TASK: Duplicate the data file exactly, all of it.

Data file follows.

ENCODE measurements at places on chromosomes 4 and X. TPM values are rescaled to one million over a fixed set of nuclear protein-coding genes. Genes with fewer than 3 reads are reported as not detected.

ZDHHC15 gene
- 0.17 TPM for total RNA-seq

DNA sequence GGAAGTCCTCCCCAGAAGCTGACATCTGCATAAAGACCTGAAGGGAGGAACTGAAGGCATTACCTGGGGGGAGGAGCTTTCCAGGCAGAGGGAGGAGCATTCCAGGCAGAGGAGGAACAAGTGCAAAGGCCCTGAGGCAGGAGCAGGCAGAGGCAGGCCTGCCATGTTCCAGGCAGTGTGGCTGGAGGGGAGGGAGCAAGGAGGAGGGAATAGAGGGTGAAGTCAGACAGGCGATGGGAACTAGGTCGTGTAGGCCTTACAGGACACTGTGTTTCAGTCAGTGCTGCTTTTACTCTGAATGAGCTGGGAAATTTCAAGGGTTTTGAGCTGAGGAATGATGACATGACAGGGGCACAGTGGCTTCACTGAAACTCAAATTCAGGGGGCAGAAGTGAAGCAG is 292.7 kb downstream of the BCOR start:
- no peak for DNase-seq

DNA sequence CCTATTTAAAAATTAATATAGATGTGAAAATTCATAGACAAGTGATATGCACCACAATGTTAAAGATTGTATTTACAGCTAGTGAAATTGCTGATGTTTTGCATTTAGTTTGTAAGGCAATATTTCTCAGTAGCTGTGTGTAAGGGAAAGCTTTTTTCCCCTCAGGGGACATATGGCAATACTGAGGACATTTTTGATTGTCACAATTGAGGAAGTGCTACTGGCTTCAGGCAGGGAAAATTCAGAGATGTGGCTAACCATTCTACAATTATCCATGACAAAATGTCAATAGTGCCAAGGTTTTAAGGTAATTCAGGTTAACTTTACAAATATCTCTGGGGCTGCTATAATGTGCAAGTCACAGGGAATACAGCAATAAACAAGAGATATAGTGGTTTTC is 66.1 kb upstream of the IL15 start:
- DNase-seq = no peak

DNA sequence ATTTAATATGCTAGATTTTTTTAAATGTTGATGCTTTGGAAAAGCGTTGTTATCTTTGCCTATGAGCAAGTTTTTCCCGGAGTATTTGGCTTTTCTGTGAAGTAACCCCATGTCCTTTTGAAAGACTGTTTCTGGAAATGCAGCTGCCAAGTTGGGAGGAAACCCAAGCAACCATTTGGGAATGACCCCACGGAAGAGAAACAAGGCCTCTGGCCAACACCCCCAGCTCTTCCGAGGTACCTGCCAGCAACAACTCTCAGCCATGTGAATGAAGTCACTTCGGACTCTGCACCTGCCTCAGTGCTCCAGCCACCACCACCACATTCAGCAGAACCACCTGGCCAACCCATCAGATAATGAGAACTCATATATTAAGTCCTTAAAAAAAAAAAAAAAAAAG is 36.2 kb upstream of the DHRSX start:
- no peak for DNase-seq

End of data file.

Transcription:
ENCODE measurements at places on chromosomes 4 and X. TPM values are rescaled to one million over a fixed set of nuclear protein-coding genes. Genes with fewer than 3 reads are reported as not detected.

ZDHHC15 gene
- 0.17 TPM for total RNA-seq

DNA sequence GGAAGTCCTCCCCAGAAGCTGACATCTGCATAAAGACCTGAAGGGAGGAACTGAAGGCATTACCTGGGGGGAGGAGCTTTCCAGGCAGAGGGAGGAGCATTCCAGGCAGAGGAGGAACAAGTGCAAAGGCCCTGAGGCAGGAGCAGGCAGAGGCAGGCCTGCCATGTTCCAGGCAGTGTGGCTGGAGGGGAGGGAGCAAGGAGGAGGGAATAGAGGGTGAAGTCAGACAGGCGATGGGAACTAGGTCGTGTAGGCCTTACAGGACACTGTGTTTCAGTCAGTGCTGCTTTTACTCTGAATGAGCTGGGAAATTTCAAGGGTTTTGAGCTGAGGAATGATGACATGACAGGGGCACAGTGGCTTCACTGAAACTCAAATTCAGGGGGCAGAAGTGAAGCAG is 292.7 kb downstream of the BCOR start:
- no peak for DNase-seq

DNA sequence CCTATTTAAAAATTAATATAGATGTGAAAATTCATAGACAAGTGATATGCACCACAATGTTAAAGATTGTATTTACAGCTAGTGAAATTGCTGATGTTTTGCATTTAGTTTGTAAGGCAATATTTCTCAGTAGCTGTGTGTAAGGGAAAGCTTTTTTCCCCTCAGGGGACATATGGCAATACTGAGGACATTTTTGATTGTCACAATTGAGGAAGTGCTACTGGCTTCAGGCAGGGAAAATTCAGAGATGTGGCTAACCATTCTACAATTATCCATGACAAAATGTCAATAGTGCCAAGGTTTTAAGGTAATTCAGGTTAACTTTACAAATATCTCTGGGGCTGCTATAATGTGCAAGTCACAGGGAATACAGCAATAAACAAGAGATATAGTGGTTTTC is 66.1 kb upstream of the IL15 start:
- DNase-seq = no peak

DNA sequence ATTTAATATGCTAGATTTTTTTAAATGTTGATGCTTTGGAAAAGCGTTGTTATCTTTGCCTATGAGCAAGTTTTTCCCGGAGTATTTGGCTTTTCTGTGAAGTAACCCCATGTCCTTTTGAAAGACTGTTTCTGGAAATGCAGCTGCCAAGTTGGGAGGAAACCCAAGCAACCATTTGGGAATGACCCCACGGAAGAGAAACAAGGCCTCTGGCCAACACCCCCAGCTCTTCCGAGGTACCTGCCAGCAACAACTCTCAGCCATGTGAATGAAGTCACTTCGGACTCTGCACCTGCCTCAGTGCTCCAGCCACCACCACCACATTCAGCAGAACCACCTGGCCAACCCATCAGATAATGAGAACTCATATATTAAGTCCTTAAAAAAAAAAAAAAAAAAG is 36.2 kb upstream of the DHRSX start:
- no peak for DNase-seq